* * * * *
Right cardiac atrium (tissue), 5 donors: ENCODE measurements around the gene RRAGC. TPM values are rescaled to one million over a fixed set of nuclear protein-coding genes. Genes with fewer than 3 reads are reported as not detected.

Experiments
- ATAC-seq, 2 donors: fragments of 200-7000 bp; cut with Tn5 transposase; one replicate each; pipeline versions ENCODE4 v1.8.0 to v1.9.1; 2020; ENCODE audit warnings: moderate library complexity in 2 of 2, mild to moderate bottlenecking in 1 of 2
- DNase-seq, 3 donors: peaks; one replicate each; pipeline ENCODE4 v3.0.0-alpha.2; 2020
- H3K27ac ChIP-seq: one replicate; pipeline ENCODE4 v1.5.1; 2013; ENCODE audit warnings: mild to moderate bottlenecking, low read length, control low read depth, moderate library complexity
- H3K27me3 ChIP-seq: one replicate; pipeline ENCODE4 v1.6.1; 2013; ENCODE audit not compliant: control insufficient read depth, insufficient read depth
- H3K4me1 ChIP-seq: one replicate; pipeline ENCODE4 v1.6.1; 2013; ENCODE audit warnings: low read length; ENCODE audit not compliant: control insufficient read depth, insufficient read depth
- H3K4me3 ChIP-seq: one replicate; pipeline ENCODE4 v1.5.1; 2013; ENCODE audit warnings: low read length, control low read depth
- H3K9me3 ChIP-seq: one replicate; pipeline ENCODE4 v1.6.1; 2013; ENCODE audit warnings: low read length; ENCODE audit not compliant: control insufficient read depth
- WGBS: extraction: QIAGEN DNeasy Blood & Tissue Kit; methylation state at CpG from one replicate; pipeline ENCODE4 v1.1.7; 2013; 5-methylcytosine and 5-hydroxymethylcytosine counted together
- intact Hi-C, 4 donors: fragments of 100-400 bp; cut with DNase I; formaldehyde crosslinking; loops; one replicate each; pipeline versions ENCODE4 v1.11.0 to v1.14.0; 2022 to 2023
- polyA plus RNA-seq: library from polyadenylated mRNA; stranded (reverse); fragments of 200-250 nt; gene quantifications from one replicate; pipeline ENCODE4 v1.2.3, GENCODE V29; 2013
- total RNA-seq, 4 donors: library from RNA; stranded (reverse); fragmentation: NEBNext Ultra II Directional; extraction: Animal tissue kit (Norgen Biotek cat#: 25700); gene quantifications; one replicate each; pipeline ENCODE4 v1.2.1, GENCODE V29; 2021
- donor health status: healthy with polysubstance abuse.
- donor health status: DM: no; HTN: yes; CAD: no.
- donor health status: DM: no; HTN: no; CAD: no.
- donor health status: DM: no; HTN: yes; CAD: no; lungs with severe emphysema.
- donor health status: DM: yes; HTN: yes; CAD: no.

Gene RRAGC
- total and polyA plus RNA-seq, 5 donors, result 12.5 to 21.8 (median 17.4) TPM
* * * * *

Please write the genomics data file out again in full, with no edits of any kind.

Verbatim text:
Right cardiac atrium (tissue), 5 donors: ENCODE measurements around the gene RRAGC. TPM values are rescaled to one million over a fixed set of nuclear protein-coding genes. Genes with fewer than 3 reads are reported as not detected.

Experiments
- ATAC-seq, 2 donors: fragments of 200-7000 bp; cut with Tn5 transposase; one replicate each; pipeline versions ENCODE4 v1.8.0 to v1.9.1; 2020; ENCODE audit warnings: moderate library complexity in 2 of 2, mild to moderate bottlenecking in 1 of 2
- DNase-seq, 3 donors: peaks; one replicate each; pipeline ENCODE4 v3.0.0-alpha.2; 2020
- H3K27ac ChIP-seq: one replicate; pipeline ENCODE4 v1.5.1; 2013; ENCODE audit warnings: mild to moderate bottlenecking, low read length, control low read depth, moderate library complexity
- H3K27me3 ChIP-seq: one replicate; pipeline ENCODE4 v1.6.1; 2013; ENCODE audit not compliant: control insufficient read depth, insufficient read depth
- H3K4me1 ChIP-seq: one replicate; pipeline ENCODE4 v1.6.1; 2013; ENCODE audit warnings: low read length; ENCODE audit not compliant: control insufficient read depth, insufficient read depth
- H3K4me3 ChIP-seq: one replicate; pipeline ENCODE4 v1.5.1; 2013; ENCODE audit warnings: low read length, control low read depth
- H3K9me3 ChIP-seq: one replicate; pipeline ENCODE4 v1.6.1; 2013; ENCODE audit warnings: low read length; ENCODE audit not compliant: control insufficient read depth
- WGBS: extraction: QIAGEN DNeasy Blood & Tissue Kit; methylation state at CpG from one replicate; pipeline ENCODE4 v1.1.7; 2013; 5-methylcytosine and 5-hydroxymethylcytosine counted together
- intact Hi-C, 4 donors: fragments of 100-400 bp; cut with DNase I; formaldehyde crosslinking; loops; one replicate each; pipeline versions ENCODE4 v1.11.0 to v1.14.0; 2022 to 2023
- polyA plus RNA-seq: library from polyadenylated mRNA; stranded (reverse); fragments of 200-250 nt; gene quantifications from one replicate; pipeline ENCODE4 v1.2.3, GENCODE V29; 2013
- total RNA-seq, 4 donors: library from RNA; stranded (reverse); fragmentation: NEBNext Ultra II Directional; extraction: Animal tissue kit (Norgen Biotek cat#: 25700); gene quantifications; one replicate each; pipeline ENCODE4 v1.2.1, GENCODE V29; 2021
- donor health status: healthy with polysubstance abuse.
- donor health status: DM: no; HTN: yes; CAD: no.
- donor health status: DM: no; HTN: no; CAD: no.
- donor health status: DM: no; HTN: yes; CAD: no; lungs with severe emphysema.
- donor health status: DM: yes; HTN: yes; CAD: no.

Gene RRAGC
- total and polyA plus RNA-seq, 5 donors, result 12.5 to 21.8 (median 17.4) TPM